Opinion Op Ed 24 Sep 2016 The journalist as na ...
Sidharth Bhatia is the Founder/Editor of The Wire and writes on politics, society and popular culture. In addition, he is a great fan of rock music.

The journalist as nationalist cheerleader

Published Sep 24, 2016, 12:53 am IST
Updated Sep 24, 2016, 7:16 am IST
The use of words like ‘braveheart’, ‘martyr’, ‘heroes’ is an American import which has been swiftly accepted in India.
An Army person inspects a passenger vehicle at the checkpost near Uri Army Brigade. (Photo: PTI)
 An Army person inspects a passenger vehicle at the checkpost near Uri Army Brigade. (Photo: PTI)

Within days of the terrorist attack on Uri, which killed 18 soldiers, and even as the government mulled over various options, some newspapers and digital platforms published a story about a secret operation by Indian elite forces who entered Pakistan-occupied Kashmir and killed 20 terrorists. Or, as one of the outlets said, “neutralised” them, which sounds impressively like military jargon. If true, this would have major repercussions, since it would effectively mean an incursion into Pakistani territory, even if in name that part is “Azad Kashmir”. The Army was quick to deny that such a raid took place. One of the websites, however, stood by the story, insisting it had confirmed the facts. Many other newspapers, channels and digital platforms chose not to write about it, mainly because it was non-verifiable. More than the story itself and its authenticity or lack of it, was the headline and hashtag used by one of the media sites, which called it, “Uri Avenged”, implying clearly that this was a tit-for-tat operation by India. This is muscular, nationalistic editorialising that aims to rouse passions in the reader, quite a contrast from the detached tone that the media used till not too long ago.

Those days are now gone. Headlines refer to soldiers as martyrs and heroes and journalists now sound like cheerleaders of the government. The social media is full of cyberwarriors with advice on how to annihilate Pakistan, speaking glibly of the nuclear option as the final solution. Television talk shows discuss military strategies on how best to enter a sovereign country, showing little or no understanding of international law. Thundering ex-generals, when they are not getting emotional, speak of breaking Pakistan into several parts. BJP spokespersons, never short of colourful rhetoric, declare blithely that the country will not be around to celebrate its independence day next year. And not to forget those who feel they have done their duty by forwarding a WhatsApp message about what patriotic Indians should now do.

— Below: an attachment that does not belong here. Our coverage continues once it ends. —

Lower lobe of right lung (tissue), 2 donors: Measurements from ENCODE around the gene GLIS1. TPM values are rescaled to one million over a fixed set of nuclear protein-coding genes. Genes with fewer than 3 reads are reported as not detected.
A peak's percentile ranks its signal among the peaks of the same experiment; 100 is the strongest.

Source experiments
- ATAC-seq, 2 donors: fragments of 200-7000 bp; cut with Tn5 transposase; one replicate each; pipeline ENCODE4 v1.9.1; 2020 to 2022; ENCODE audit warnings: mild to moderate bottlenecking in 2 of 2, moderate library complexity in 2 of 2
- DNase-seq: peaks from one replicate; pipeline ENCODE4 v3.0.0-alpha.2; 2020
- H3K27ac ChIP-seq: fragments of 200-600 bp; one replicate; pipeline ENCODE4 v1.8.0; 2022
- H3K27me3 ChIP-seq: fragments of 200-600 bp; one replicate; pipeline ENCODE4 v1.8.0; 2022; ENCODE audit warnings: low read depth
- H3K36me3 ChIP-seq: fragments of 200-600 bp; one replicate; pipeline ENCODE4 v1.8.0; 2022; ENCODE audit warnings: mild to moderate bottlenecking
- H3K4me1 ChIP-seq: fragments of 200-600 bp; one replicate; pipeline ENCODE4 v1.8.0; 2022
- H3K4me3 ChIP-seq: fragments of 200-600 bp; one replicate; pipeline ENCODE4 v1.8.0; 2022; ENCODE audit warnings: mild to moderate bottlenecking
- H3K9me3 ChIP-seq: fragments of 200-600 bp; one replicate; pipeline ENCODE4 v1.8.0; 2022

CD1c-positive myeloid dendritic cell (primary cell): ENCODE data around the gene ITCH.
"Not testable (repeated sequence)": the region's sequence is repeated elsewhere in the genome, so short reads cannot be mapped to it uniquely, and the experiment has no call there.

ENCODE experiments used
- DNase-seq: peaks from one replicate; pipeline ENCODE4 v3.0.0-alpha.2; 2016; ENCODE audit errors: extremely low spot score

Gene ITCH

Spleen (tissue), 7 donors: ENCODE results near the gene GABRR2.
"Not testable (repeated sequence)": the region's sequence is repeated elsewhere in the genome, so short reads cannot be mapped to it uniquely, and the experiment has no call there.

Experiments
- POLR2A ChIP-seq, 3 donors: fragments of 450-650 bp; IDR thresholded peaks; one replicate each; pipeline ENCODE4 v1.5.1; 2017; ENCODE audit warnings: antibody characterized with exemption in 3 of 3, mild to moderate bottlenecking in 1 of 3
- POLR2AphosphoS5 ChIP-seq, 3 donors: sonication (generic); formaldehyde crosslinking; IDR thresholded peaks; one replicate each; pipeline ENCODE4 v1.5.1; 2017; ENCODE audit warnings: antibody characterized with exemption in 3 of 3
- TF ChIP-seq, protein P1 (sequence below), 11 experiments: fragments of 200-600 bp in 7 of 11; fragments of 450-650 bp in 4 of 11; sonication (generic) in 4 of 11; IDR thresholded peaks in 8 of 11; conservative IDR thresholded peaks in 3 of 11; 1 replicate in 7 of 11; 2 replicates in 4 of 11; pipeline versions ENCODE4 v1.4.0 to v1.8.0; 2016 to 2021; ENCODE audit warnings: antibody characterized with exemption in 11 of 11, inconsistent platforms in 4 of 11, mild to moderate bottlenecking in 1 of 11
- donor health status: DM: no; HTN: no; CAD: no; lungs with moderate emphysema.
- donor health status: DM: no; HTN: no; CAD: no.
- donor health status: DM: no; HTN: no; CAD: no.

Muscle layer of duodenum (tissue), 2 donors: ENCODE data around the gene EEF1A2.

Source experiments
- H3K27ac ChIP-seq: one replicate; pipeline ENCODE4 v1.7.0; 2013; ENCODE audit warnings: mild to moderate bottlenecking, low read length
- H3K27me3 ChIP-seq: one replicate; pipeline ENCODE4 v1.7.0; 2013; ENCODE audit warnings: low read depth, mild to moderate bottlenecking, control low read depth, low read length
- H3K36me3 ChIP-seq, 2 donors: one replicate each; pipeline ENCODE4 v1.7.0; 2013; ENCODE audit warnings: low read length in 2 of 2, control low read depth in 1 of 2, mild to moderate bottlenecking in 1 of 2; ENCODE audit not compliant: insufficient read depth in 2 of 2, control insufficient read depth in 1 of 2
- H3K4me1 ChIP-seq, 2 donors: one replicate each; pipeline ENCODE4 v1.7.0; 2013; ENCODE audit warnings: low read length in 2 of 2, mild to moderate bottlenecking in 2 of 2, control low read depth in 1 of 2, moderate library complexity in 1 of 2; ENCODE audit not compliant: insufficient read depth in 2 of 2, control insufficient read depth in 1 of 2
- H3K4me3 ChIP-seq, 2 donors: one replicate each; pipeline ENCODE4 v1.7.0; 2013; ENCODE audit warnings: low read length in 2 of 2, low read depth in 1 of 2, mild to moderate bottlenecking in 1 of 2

Private citizens are well within their rights to express their views, however extreme and even if bordering on lunacy, but surely journalists should remain objective and refrain from such over-emotionalising? Their job is to report, calmly and accurately, not wave the flag or indeed, speak up for the government? The use of words like “braveheart”, “martyr”, “heroes” is an American import which has been swiftly accepted in India. I don’t recall newspapers using such words earlier — soldiers were soldiers and that is it. The Kargil war, shown in real time on television, was probably the first occasion when journalists began valorising the Army, instead of dispassionately reporting what they saw and heard. Now, with the advent of the social media and a breed of journalists which probably thinks objectivity is a leftover from the Jurassic era, it’s all out into the open.